Predictability and Criticality as Factors in the Evaluation of a Patent Specification

The Court of Appeals vacated the decision of the Patent Trial and Appeal Board in In Re Global IP Holdings (Fed. Cir. 2019), instructing the Board to include predictability and criticality as factors to consider in determining whether Global IP’s written description satisfies the proper legal standard.

Global IP filed a reissue application in U.S. Patent No. 8,690,233 to replace the term “thermoplastic” with “plastic” in three independent claims. In the reissue application, the inventor filed a declaration that, at the time of the invention, he was aware of the use of plastics other than thermoplastics for the formation of a sandwich-type composite panel with a cellular core.

The Examiner rejected Global’s reissue claims finding that “the specification only supports thermoplastics“ and that Global “cannot claim the full range of plastics, which would include thermosetting as well as thermoplastics” thereby introducing new matter. The Board affirmed the Examiner’s rejection explaining that “regardless of the predictability of results of substituting alternatives, or the actual criticality of thermoplastics in the overall invention, [Globla’s] Specification, as a whole, indicates to one skilled in the art that the inventors have possession only of the skins and core comprising specifically thermoplastics.”

The Court held that the Board was mistaken in its legal analysis of whether Global’s specification complies with the written description requirement. The Court stated that “the level of detail required to satisfy the written description requirement varies depending on the nature and scope of the claims and on the complexity and predictability of the relevant technology.” The Court further stated that, in addition to predictability, the criticality or importance of an unclaimed limitation to the invention can be relevant to the written description inquiry.

Accordingly, a variation that is predictable to a person of ordinary skill in the art is more likely to be covered by a specification. Moreover, variations of a non-critical component of the invention are more likely to be covered by the specification.

U.S. Licensed Attorney Requirement for Foreign Trademark Applicants and Registrants

U.S. Licensed Attorney Requirement for Foreign Trademark Applicants and Registrants

The USPTO has amended the Rules of Practice in Trademark Cases to require applicants, registrants, or parties to a trademark proceeding whose domicile is not located in the United States or its territories to be represented by an attorney who is in an active member in good standing of the bar of a state in the United States.

A stated purpose of the rule change is to instill greater confidence in the public that U.S. trademark registrations that issue to foreign applicants are not subject to invalidation for reasons such as improper signatures and use claims. Another stated purpose is to enable the USPTO to more effectively use available mechanisms to enforce foreign applicant compliance with statutory and regulatory requirements in trademark matters.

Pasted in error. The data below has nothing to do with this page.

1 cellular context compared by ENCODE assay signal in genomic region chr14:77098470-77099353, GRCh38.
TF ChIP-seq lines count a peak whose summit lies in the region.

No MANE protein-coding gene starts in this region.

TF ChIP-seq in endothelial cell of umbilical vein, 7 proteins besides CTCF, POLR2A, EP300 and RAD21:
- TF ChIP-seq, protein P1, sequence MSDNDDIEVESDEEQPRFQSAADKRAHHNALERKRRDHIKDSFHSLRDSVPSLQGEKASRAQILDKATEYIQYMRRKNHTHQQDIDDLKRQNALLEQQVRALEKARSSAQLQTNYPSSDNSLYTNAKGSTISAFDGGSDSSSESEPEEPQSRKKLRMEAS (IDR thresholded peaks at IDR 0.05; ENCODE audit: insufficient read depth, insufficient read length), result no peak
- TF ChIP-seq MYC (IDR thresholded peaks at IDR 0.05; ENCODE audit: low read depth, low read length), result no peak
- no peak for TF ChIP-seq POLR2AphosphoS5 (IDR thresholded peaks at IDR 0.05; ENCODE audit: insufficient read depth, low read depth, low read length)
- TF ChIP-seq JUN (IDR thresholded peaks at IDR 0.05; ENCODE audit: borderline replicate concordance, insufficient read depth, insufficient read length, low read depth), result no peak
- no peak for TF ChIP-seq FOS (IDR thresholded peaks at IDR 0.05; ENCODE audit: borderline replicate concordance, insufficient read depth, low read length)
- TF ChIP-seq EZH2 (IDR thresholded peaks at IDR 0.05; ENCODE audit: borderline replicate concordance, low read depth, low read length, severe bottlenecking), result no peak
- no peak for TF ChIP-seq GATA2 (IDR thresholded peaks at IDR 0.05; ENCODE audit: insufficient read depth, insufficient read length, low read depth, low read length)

The rule change is effective on August 3, 2019.

Supreme Court Finds Bar on Scandalous and Immoral Trademarks Unconstitutional

Supreme Court Finds Bar on Scandalous and Immoral Trademarks Unconstitutional

The Supreme Court has upheld the Federal Circuit’s decision in In re Brunetti, 877 F.3d 1330 (Fed. Cir. 2017) holding that the provision of the Lanham Act that bars the registration of “immoral or scandalous” trademarks violates the First Amendment. Iancu v. Brunetti, No. 18-302, 6/24/2019.

The trademark at issue is the mark “F U C T” which Brunetti uses for a clothing line. The Patent and Trademark Office (“PTO”) barred registration of this mark as being “immoral or scandalous” as required by the Lanham Act, categorizing “F U C T” as “a total vulgar,” “extremely offensive” and “therefore unregistrable” mark. Brunetti appealed the rejection.

In Matal v Tam (2017), a parallel provision of the Lanham Act that bars registration of disparaging marks was found unconstitutional as being viewpoint based. Similarly, the key question here is whether the “immoral or scandalous” provision is viewpoint neutral or viewpoint based.

The Court found the “immoral or scandalous” provision viewpoint based. Specifically, the Court noted that the Lanham Act “permits registration of marks that champion society’s sense of rectitude and morality, but not marks that denigrate those concepts” and that it “allows registration of marks when their messages accord with, but not when their messages defy, society’s sense of decency or propriety.” As such, the Court held that “put the pair of overlapping terms together and the statute, on its face, distinguishes between two opposed sets of ideas: those aligned with conventional moral standards and those hostile to them; those inducing societal nods of approval and those provoking offense and condemnation.”

As such, the Court ruled that the Lanham Act’s ban on federal registration of “immoral or scandalous” trademarks is unconstitutional under the First Amendment.

In a concurring opinion, Justice Alito noted that the Court’s “decision does not prevent Congress from adopting a more carefully focused statute that precludes the registration of marks containing vulgar terms that play no real part in the expression of ideas.”

John C. Laurence